We read with great interest the article entitled ‘‘Objective outcome measurement after upper blepharoplasty: an analysis of different operative techniques’’ by Ki-soo Parkand David Dae-Hwan Park [1]. We conducted a study to analyze the dislocation of the eyelid position after lower blepharoplasty. Using Adobe Photoshop 7.0.1 (Adobe Systems Inc, San Jose California) software, pre- and,postoperative photos of patients were used to measure the Marginal Reflex Distance2 (MRD2), namely the distance between the center of the pupil and upper border of the lower eyelid [2]. The variations in the lower eyelid positions were calculated and compared pre- and postoperatively for each individual eye. We fully agree with the authors regarding the importance of an objective evaluation of blepharoplasty outcomes. As suggested by the authors, we also maintain that the analysis of digital images provides more accurate results than those obtained by using an handled ruler because inter-observer variability is very low in the former. The use of fixed points, as the distance between the palpebral rim and the center of the pupil, allows an objective measurement. The white-to-white corneal diameter compensates for the differences in scale inherent in patient photographs since its value remains unchanged by blepharoplasty. In our study, to obtain more reliable information, data, collected from digital photos,were performed by three different clinicians and the differences in the mean were statistically compared and were considered as fixed effects in a linear mixed model. To convert in millimeters, the variation of the Margin Reflex Index values, we also applied the average white-to-white corneal diameter of the European population (11.71 mm)[3]. We applied the same criteria based on MRD1 to evaluate long-term results after aponeurotic blepharoptosis correction with external levator muscle complex advancement [4]. Despite the authors, we also considered the symmetry among both eyes (Fig. 1). As suggested by the British Oculoplasty Surgery Society [5], a key point for successful symmetric urgical correction included the differences between the postoperative upper MRD between the two eyes (interlid MRD1 difference), the postoperative difference of the distance between the upper lid margin and the upper lid fold (interlid crease difference) and the postoperative difference in the gap between the upper and lower palpebral rim between the eyes (interlid show difference).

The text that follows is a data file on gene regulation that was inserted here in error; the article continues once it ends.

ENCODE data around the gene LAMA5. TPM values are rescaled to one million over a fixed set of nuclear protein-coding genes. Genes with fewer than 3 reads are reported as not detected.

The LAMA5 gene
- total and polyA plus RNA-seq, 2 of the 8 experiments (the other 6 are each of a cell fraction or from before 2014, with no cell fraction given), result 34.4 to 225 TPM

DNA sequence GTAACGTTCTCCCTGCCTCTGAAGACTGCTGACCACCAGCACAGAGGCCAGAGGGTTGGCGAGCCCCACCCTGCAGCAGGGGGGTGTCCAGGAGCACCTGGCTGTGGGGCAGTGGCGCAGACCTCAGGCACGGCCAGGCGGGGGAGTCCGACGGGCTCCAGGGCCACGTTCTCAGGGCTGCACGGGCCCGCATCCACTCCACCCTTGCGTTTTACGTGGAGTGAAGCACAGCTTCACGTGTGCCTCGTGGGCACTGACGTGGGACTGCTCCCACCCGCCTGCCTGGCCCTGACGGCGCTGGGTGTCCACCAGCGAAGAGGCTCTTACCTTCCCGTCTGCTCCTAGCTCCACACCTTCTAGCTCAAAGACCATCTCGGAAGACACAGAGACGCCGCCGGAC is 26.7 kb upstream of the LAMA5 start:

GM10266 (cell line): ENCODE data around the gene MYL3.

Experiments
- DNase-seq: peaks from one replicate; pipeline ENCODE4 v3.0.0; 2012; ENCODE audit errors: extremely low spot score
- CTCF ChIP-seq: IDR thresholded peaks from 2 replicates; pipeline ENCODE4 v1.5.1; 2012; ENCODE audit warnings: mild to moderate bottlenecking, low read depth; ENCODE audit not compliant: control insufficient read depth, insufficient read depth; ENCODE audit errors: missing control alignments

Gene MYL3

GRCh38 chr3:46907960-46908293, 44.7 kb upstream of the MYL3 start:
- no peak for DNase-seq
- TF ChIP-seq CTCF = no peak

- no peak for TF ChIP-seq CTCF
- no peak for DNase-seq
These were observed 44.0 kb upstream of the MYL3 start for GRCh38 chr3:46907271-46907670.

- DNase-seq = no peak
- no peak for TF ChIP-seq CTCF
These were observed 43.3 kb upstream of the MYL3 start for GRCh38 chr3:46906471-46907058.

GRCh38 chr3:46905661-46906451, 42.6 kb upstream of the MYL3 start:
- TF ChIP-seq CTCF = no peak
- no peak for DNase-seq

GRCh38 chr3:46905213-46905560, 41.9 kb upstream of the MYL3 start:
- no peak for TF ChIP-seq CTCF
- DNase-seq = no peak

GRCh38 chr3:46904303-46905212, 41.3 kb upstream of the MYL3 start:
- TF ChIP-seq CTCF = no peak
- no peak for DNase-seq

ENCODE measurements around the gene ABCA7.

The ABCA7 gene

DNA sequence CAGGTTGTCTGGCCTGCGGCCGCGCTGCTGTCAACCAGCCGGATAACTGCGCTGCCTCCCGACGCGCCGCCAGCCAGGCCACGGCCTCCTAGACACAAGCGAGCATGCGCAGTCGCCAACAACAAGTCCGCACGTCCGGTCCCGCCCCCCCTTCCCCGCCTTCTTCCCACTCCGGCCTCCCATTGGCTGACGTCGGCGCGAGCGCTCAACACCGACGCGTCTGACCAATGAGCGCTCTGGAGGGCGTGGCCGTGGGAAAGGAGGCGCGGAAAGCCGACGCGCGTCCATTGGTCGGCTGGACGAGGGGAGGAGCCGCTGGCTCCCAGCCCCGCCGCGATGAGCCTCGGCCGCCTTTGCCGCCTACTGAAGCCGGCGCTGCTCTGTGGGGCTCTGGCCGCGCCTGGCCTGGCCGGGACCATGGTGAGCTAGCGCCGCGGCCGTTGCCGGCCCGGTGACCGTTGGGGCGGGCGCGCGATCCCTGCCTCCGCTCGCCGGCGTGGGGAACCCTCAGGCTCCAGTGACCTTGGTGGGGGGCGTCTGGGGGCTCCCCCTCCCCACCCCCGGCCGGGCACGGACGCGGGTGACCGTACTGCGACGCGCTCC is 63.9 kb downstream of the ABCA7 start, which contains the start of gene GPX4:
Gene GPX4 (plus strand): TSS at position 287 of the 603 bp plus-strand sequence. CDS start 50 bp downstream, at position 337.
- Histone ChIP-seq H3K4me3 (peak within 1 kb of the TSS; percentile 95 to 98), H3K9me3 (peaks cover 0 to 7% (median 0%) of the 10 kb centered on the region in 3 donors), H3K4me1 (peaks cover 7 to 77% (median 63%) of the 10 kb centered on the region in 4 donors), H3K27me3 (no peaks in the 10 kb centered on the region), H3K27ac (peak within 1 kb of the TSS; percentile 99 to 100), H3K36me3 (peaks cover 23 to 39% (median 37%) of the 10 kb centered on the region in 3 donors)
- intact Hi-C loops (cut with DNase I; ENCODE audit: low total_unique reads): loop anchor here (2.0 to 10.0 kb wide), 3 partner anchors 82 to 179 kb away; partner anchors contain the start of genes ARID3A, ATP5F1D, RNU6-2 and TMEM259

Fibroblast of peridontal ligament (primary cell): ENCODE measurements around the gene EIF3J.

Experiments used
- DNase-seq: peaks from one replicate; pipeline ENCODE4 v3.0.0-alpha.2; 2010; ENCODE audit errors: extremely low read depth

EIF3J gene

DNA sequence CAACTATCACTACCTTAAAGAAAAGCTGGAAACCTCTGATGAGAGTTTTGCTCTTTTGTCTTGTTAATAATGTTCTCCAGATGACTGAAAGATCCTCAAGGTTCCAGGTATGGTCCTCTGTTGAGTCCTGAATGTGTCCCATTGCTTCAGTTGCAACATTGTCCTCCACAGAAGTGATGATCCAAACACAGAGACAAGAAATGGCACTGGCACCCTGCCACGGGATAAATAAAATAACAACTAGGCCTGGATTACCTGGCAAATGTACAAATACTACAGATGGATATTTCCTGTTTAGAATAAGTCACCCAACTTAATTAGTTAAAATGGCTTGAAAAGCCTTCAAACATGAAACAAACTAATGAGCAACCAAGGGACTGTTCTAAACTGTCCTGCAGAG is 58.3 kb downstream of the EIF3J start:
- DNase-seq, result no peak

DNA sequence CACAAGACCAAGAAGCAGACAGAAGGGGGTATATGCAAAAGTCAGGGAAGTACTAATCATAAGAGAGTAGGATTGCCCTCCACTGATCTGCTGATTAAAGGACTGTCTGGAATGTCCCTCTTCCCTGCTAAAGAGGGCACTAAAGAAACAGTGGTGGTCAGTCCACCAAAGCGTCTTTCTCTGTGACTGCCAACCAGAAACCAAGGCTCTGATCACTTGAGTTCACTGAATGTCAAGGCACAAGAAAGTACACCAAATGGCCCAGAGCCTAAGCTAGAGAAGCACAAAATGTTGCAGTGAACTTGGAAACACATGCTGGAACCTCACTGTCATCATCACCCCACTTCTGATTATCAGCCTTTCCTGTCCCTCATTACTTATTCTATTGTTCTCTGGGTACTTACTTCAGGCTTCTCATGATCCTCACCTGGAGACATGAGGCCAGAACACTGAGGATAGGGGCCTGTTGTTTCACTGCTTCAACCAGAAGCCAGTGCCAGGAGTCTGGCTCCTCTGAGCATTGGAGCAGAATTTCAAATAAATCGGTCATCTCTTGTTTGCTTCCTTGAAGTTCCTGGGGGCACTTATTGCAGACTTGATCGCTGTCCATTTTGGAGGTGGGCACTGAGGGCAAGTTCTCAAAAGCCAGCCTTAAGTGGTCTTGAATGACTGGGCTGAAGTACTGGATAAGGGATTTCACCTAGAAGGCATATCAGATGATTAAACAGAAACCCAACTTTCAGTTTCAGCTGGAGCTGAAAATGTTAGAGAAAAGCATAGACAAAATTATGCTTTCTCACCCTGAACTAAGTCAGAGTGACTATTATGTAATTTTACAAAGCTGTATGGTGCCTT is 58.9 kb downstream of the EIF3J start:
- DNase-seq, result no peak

Discussion: Objective Outcome Measurement After Upper Blepharoplasty: An Analysis of Different Operative Techniques / Innocenti, Alessandro*; Melita, Dario; Mori, Francesco; Ciancio, Francesco; Parisi, Domenico; Innocenti, Marco. - In: AESTHETIC PLASTIC SURGERY. - ISSN 0364-216X. - ELETTRONICO. - 41:(2017), pp. 987-988. [10.1007/s00266-017-0813-3]

Discussion: Objective Outcome Measurement After Upper Blepharoplasty: An Analysis of Different Operative Techniques

Innocenti, Alessandro
;
Melita, Dario;Mori, Francesco;Innocenti, Marco
2017

Abstract

We read with great interest the article entitled ‘‘Objective outcome measurement after upper blepharoplasty: an analysis of different operative techniques’’ by Ki-soo Parkand David Dae-Hwan Park [1]. We conducted a study to analyze the dislocation of the eyelid position after lower blepharoplasty. Using Adobe Photoshop 7.0.1 (Adobe Systems Inc, San Jose California) software, pre- and,postoperative photos of patients were used to measure the Marginal Reflex Distance2 (MRD2), namely the distance between the center of the pupil and upper border of the lower eyelid [2]. The variations in the lower eyelid positions were calculated and compared pre- and postoperatively for each individual eye. We fully agree with the authors regarding the importance of an objective evaluation of blepharoplasty outcomes. As suggested by the authors, we also maintain that the analysis of digital images provides more accurate results than those obtained by using an handled ruler because inter-observer variability is very low in the former. The use of fixed points, as the distance between the palpebral rim and the center of the pupil, allows an objective measurement. The white-to-white corneal diameter compensates for the differences in scale inherent in patient photographs since its value remains unchanged by blepharoplasty. In our study, to obtain more reliable information, data, collected from digital photos,were performed by three different clinicians and the differences in the mean were statistically compared and were considered as fixed effects in a linear mixed model. To convert in millimeters, the variation of the Margin Reflex Index values, we also applied the average white-to-white corneal diameter of the European population (11.71 mm)[3]. We applied the same criteria based on MRD1 to evaluate long-term results after aponeurotic blepharoptosis correction with external levator muscle complex advancement [4]. Despite the authors, we also considered the symmetry among both eyes (Fig. 1). As suggested by the British Oculoplasty Surgery Society [5], a key point for successful symmetric urgical correction included the differences between the postoperative upper MRD between the two eyes (interlid MRD1 difference), the postoperative difference of the distance between the upper lid margin and the upper lid fold (interlid crease difference) and the postoperative difference in the gap between the upper and lower palpebral rim between the eyes (interlid show difference).
2017
41
987
988
Innocenti, Alessandro*; Melita, Dario; Mori, Francesco; Ciancio, Francesco; Parisi, Domenico; Innocenti, Marco
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Utilizza questo identificatore per citare o creare un link a questa risorsa: https://hdl.handle.net/2158/1115879
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